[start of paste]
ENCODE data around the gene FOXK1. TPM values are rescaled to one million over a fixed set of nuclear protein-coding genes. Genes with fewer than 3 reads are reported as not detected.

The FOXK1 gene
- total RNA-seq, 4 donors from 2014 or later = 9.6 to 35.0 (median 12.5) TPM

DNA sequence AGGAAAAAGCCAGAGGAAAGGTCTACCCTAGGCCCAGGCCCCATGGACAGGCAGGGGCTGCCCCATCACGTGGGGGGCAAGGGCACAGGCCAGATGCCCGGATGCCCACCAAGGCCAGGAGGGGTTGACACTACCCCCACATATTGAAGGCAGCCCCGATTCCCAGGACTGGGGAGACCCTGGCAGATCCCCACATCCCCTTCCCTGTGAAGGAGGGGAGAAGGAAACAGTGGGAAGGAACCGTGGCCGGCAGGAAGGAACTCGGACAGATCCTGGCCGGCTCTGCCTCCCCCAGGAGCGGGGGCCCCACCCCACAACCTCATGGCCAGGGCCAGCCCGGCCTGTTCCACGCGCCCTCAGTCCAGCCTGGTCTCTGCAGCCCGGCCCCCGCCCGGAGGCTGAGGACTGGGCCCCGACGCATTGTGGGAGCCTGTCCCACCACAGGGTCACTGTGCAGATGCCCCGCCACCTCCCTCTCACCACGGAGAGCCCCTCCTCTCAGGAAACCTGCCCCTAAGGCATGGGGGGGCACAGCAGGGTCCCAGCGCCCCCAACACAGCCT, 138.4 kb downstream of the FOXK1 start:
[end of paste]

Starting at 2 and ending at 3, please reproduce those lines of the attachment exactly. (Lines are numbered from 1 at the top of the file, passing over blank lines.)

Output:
The FOXK1 gene
- total RNA-seq, 4 donors from 2014 or later = 9.6 to 35.0 (median 12.5) TPM